You may be thinking, 'but I charge a fee to post about a specific product, why would I switch to using affiliate links?' The answer is, you don’t have to switch. Many brands are happy to pay for a dedicated post, and allow you to use affiliate links, in the hopes that at some point, even if you’re not doing a dedicated post, you’ll include a link to their store.

There are also many other posts you write that may not be sponsored. By using affiliate links, you can fill the lulls between sponsored posts and still earn money by using affiliate links to link to the products you mention.

And here’s the kicker. The best thing about affiliate links is that they let you earn money long after the income from a sponsored post is gone. With a sponsored post, you get a set fee up front and that’s it. With affiliate links, if a reader finds an old post of yours, months later, and clicks on a link to make a purchase, you’ll still get a commission, no matter how long it’s been since you posted. It doesn’t even have to be the exact item you posted. You’ll earn commission on anything your reader buys, throughout the entire site.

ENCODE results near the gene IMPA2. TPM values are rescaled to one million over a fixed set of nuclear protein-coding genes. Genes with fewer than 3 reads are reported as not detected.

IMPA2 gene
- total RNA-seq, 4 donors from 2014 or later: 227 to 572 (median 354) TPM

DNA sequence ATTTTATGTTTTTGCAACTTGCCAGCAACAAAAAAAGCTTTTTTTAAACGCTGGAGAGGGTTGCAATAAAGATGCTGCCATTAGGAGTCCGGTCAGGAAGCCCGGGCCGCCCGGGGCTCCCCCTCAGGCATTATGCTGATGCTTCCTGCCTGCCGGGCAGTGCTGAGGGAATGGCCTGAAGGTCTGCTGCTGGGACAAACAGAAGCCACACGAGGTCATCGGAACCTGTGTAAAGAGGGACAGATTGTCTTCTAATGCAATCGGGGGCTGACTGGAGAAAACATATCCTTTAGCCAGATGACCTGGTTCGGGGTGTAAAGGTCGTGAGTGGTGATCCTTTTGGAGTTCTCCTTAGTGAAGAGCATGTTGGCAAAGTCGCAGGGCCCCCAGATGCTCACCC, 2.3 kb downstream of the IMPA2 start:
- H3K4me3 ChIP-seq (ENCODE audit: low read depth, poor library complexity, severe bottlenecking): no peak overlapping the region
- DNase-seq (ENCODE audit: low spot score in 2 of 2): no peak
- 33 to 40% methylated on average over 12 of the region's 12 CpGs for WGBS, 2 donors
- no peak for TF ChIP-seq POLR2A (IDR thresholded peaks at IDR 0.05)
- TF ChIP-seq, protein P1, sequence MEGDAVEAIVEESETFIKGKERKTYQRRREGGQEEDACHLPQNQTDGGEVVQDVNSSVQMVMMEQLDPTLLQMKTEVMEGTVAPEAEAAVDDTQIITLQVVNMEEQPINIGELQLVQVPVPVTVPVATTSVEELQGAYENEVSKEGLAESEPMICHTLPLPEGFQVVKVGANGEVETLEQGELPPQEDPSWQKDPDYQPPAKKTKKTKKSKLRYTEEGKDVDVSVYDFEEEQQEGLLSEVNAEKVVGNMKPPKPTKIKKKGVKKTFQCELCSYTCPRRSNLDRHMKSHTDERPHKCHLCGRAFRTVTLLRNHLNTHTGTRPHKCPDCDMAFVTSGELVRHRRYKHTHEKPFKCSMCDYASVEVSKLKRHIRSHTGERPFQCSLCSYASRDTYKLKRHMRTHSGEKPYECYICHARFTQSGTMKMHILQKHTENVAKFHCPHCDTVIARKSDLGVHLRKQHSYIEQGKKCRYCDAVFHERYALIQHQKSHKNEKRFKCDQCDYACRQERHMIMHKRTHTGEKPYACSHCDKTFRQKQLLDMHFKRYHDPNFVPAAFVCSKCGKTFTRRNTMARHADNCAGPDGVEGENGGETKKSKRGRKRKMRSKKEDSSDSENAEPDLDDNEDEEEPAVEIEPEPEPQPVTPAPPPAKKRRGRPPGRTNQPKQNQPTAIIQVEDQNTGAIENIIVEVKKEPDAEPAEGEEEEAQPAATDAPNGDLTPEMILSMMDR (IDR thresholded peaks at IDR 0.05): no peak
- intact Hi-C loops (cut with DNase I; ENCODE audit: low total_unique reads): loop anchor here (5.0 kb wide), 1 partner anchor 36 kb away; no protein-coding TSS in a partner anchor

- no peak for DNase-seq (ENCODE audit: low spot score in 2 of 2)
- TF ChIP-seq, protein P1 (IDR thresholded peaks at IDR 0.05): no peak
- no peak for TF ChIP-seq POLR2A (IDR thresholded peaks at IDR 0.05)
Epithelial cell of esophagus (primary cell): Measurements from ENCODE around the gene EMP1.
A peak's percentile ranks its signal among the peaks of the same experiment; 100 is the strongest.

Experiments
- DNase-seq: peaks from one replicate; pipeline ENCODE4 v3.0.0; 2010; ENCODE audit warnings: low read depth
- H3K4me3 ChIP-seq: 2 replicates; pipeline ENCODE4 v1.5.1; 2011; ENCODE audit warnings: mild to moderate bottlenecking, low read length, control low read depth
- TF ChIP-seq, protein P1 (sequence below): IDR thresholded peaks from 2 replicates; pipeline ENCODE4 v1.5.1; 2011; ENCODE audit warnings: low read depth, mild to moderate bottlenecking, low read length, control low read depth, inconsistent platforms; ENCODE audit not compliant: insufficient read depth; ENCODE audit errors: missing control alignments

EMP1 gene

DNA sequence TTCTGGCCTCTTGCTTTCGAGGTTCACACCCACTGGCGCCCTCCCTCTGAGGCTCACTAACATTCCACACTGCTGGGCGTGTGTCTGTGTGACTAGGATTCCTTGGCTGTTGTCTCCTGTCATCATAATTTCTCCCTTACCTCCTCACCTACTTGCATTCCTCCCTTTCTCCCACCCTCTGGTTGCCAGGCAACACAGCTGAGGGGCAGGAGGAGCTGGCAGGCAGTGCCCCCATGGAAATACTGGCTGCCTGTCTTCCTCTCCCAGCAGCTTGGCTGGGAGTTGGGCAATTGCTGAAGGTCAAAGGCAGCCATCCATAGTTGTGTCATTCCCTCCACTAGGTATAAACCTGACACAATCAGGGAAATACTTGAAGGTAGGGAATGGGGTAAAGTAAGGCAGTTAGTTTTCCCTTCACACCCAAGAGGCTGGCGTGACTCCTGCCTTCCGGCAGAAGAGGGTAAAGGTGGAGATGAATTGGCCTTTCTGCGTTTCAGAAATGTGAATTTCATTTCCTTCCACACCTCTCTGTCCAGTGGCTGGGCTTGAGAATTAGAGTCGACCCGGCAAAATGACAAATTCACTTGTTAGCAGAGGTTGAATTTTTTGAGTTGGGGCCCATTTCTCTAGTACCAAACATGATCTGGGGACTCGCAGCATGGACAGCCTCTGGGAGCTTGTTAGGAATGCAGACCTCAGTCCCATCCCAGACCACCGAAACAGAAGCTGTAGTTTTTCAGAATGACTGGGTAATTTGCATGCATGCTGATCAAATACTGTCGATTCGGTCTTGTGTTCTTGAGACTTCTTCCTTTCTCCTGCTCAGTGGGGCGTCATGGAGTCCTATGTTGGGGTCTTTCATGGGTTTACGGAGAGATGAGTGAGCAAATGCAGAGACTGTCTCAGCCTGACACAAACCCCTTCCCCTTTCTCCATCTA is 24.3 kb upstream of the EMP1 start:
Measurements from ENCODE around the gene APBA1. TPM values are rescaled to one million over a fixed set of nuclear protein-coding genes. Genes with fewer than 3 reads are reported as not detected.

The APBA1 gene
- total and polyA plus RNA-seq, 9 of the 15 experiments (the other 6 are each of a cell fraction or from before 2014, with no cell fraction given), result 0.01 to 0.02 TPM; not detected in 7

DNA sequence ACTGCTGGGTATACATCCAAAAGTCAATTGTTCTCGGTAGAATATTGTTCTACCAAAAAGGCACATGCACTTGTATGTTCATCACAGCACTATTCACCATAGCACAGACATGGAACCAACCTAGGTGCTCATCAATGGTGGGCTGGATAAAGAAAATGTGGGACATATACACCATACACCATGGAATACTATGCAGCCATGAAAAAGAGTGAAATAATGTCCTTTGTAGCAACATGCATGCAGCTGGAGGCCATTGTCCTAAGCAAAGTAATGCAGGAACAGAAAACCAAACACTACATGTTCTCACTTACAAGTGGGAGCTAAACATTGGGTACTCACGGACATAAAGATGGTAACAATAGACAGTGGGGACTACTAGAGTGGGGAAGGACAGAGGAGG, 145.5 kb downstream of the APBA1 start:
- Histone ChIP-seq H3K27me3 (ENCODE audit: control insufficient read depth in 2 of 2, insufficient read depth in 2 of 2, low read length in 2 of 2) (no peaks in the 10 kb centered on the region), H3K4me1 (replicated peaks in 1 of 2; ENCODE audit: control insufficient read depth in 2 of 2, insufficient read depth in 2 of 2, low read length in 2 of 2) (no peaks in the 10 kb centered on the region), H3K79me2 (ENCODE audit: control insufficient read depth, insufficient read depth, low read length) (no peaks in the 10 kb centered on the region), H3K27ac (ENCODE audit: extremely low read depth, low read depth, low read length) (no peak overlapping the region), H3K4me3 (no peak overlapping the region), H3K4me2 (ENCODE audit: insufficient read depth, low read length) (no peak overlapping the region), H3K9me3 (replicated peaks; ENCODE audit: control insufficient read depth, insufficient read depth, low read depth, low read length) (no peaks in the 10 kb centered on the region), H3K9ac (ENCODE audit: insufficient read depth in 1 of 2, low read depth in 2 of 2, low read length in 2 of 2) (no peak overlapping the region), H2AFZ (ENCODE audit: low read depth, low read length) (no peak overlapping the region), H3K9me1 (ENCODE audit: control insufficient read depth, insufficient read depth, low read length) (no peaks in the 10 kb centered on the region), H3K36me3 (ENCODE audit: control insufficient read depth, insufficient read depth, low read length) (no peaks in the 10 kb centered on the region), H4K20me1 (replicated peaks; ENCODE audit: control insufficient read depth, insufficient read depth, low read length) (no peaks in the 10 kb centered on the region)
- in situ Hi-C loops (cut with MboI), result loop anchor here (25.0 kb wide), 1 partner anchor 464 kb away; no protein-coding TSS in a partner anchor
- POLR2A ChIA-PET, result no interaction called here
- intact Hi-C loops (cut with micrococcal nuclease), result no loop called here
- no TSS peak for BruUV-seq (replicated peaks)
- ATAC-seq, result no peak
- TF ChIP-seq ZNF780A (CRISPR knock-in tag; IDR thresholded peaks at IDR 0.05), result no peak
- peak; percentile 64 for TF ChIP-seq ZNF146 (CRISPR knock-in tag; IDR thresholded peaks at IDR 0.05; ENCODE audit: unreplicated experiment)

Affiliate links for bloggers is a no-brainer. Every time you post a link directly to a merchant’s website without using affiliate links, you’re forfeiting well-deserved income. You work hard on each and every post you create, and you deserve to be compensated for every sale you refer.

 

Do you use affiliate links? Let us know your experience with affiliate links in the comments below.

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3 Reasons to Allow Affiliates to Bid on Your Trademark

Any good affiliate program manager will tell you that allowing affiliates to bid on your trademark is not a smart move. You spend good money to show up for your branded term; you don’t want to compete with your own affiliates for that traffic. Allowing affiliates to bid on your trademark is a bad idea. Except when it’s not…

There are a few reasons you might want to allow affiliates to bid on your trademarked term.

1.       Your competitors are.